I was often concerned about Danny’s eating habits. He wasn’t willing to try pizza or pasta until he was 9, and has never tried red meat, fish, or most vegetables. He would have a meltdown if we cooked anything involving fish or olives that he claimed “smelled up the house and caused him pain,” and would be agitated if any prepared meal had anything green on it. As for school lunches, he ate the same thing - a peanut butter and jelly sandwich and apple sauce - every single day for 7 years!
I attributed his picky eating habits to his Asperger’s, but really didn’t understand the problem, and I regret that I initially scolded him for reacting so adversely. Now I know that Danny was, and is, hypersensitive to smells, textures, and flavors, a trait which is not uncommon for those on the spectrum. Certain smells, textures, and flavors, or even the thought of this sensory overload, would cause him to retreat into Defense Mode.
Early on, I would insist that Danny eat what was served, but that didn’t work well at all as he just didn’t eat. I also tried bribing him to try new foods, but that didn’t work either. To keep peace in the family, and to keep him out of Defense Mode before I even knew what Defense Mode was, I became willing to cook separately for him. I tried to keep it simple and if, for example, I made chicken with an elaborate sauce for the family, I’d have some plain cutlets just for him.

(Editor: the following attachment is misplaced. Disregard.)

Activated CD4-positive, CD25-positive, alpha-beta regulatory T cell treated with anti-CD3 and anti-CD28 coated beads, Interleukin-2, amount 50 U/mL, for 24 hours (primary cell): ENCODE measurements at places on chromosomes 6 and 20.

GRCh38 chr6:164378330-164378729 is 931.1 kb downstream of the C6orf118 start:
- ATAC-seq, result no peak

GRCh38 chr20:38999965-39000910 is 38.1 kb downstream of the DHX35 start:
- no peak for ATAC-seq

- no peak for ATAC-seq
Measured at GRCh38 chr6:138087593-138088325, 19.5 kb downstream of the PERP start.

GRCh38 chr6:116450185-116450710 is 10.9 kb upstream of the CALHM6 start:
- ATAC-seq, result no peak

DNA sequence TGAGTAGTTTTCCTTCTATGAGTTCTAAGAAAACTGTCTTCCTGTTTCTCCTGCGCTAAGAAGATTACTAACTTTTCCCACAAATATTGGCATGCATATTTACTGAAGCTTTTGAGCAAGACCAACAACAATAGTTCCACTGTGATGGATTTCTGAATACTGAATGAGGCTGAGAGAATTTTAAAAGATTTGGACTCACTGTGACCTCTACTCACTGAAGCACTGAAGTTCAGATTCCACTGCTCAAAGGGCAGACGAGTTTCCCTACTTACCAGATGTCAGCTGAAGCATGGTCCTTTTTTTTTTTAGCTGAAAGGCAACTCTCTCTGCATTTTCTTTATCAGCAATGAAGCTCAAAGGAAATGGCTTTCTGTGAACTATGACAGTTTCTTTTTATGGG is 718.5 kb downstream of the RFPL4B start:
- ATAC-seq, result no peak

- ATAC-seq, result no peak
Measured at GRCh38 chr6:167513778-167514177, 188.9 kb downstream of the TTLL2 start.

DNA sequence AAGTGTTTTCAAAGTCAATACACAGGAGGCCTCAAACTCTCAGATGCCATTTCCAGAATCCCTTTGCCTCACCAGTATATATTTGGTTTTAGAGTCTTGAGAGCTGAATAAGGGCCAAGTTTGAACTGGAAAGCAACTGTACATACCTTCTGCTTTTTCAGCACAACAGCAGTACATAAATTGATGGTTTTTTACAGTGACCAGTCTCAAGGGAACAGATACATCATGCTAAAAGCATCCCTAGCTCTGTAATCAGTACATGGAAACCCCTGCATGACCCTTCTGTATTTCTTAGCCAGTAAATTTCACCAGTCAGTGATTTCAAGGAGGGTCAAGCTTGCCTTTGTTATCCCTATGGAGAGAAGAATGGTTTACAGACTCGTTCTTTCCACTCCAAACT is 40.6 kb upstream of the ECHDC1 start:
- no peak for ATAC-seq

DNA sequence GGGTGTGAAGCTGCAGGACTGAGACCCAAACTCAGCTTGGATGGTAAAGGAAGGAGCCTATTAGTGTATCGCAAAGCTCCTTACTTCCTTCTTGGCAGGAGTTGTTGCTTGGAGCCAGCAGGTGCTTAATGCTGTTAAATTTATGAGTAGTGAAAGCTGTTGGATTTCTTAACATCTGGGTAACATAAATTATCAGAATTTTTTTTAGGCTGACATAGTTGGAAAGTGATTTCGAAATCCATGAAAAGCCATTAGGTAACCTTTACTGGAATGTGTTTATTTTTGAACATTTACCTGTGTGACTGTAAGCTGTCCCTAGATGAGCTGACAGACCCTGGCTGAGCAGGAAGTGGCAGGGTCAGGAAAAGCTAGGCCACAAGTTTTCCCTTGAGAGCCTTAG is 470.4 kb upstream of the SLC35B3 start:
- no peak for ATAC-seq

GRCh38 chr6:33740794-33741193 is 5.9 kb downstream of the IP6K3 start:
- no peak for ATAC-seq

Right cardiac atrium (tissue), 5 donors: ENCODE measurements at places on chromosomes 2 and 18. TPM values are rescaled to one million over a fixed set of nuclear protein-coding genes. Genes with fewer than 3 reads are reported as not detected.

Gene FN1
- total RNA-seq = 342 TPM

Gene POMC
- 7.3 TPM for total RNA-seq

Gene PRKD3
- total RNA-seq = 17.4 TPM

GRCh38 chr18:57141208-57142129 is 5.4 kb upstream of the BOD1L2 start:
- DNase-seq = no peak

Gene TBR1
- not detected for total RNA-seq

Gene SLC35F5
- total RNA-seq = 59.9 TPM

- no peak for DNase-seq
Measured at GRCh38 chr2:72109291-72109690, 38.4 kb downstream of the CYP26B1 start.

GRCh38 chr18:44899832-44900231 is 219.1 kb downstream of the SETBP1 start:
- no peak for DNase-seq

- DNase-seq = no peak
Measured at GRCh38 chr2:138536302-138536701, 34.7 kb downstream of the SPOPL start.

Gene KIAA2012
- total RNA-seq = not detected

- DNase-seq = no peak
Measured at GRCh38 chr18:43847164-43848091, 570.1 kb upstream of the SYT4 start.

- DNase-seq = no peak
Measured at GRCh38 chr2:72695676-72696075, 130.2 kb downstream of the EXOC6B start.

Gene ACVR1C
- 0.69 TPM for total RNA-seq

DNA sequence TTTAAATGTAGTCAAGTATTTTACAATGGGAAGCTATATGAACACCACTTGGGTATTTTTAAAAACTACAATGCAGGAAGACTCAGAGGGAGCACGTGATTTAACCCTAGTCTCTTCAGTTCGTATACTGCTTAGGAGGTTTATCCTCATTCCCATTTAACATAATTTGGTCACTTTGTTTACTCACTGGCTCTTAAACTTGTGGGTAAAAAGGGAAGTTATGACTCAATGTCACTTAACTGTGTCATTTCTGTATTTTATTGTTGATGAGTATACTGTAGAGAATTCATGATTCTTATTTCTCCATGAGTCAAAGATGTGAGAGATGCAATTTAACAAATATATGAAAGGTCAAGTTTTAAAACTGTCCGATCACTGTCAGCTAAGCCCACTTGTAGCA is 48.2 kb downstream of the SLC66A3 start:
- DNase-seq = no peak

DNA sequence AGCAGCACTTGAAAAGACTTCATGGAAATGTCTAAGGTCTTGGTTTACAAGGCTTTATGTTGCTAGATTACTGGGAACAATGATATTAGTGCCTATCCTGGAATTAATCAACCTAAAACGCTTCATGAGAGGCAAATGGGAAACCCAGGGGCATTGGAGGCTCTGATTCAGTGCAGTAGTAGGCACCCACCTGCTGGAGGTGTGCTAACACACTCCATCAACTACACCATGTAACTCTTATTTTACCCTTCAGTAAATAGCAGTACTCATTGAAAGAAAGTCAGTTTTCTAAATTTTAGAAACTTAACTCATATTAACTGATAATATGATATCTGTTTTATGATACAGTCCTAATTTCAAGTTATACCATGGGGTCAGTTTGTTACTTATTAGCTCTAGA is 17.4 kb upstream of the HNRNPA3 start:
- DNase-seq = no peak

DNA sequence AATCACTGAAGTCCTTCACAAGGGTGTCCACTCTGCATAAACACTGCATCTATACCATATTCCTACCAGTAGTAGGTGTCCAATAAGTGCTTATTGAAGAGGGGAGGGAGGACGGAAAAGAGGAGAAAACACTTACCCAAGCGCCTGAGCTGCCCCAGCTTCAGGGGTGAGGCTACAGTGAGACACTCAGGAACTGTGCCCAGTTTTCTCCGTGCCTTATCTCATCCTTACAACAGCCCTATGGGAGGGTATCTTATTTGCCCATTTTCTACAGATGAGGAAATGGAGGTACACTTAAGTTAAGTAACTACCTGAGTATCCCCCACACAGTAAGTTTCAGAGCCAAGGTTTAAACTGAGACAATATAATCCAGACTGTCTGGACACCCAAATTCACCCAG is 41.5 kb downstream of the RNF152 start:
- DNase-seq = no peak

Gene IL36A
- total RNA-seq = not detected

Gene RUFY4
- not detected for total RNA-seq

The freezer was loaded with meals, some home-made, that he could just heat up in the microwave. I also always had a decent supply of fresh fruit that he liked, and would dice it just like he wanted. As often as possible, I’d let him decide between a few appropriate choices what he wanted for dinner. And, at the suggestion of his physician, we supplemented his eating with Instant Breakfast drinks (his choice on flavor) to make sure he had the recommended daily calorie and nutrient intake. There were so many issues our family had to help Danny deal with on a daily basis, and we eventually chose to not fight over eating. I suppose this is a good example of “choosing your battles.”
For the past several years, Danny has lived independently and cooks and eats what and when he likes. He eats peanut butter and jelly sandwiches, pasta, pizza, chicken, turkey, black and pinto beans, rice, turkey or chicken chile, cereal, french fries, pancakes, and fruit. I’m sure this list is not complete, but the point is that he eats enough variety to be healthy. He is much better at taking care of himself when he deicides to do it himself, as opposed to when mom or dad suggest he do it.
He knows a lot about nutrition - at times being obsessed with it - and is now trying some new healthy foods. He is also inspired to try new recipes after watching his favorite cooking shows. And, recently he shared that he actually now likes the previously despised green parsley and cilantro that is often served as a garnish in restaurants.
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